Unlike the majority of Coshocton County farmers who specialize in growing grains or raising livestock, Dennis Fender has a very unique agricultural business: a fish hatchery. Fender’s Fish Hatchery has been raising fish for pond and stream stocking for over half a century. Started by Dennis and his wife in 1956, the business now employs three generations, raising fish on over 200 acres of water. The family also started one of the earliest llama herds in the state, and they continue raising sheep as they have for generations.
When we asked Dennis to show us his favorite spots on his farm, he took us to several sites where the family has built ponds over the years. They pride themselves on taking farmland that was relatively unproductive or even perceived to be lacking in water resources, and building a series of successful ponds. When we first set out, we passed the log cabin where Dennis was born. As we traveled to the different sites, Dennis told story after story of his ancestors, who were some of the very first white settlers in the valley, and it became clear that the history of the landscape there is deeply intertwined with the history of his family.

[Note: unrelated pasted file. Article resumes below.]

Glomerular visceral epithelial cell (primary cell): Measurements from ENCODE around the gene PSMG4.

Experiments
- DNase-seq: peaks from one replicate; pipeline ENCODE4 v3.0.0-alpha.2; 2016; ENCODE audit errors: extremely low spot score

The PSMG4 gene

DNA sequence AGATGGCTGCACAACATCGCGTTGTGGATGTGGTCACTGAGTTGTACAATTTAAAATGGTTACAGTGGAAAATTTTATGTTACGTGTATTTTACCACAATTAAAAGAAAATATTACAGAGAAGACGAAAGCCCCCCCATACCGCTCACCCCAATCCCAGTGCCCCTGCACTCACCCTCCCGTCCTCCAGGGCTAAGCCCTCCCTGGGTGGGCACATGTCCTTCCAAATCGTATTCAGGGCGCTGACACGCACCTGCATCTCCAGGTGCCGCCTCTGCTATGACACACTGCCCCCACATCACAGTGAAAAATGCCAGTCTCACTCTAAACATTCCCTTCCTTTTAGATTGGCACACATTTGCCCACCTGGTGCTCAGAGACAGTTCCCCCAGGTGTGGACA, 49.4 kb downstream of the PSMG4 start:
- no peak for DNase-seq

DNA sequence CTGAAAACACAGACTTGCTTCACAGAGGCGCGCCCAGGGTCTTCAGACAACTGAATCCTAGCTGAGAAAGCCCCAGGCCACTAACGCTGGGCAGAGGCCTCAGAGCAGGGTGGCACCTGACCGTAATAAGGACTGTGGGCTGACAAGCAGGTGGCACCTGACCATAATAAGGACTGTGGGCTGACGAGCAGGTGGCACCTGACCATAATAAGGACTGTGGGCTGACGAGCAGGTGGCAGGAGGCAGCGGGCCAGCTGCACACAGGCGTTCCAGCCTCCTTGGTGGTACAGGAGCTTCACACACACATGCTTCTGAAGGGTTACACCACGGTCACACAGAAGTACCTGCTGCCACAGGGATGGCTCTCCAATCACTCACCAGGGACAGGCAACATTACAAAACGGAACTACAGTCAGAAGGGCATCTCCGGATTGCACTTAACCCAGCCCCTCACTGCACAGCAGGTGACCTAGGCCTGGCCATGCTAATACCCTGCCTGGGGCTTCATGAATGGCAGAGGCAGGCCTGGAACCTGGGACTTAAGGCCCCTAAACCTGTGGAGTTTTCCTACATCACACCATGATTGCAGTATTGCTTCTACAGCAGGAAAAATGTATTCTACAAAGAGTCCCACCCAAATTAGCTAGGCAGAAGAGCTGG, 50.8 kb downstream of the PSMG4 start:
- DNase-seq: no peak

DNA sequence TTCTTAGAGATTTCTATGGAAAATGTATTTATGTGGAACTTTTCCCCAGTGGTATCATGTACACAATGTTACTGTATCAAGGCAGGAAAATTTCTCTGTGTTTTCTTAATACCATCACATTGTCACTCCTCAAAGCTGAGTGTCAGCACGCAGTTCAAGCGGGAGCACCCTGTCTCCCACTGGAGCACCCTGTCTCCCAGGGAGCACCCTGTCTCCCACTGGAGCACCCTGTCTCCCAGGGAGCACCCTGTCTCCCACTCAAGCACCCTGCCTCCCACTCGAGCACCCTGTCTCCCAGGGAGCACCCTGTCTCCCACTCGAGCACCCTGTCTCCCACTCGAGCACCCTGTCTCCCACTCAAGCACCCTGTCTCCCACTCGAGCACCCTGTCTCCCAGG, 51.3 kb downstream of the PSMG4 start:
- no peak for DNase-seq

He told us the stories of his father digging a gas pipeline by hand at age 16, and of building his ponds with the help of a man who was one of the first to do reclamation work from strip mining operations nearby. With water needs increasing for gas drilling in the coming years, the water resources of farms like his are in demand, and in some cases water can be piped to drilling sites from farm ponds, decreasing the need for truck traffic on the country roads.
Hear Dennis talk about some of the pond sites and his family history here: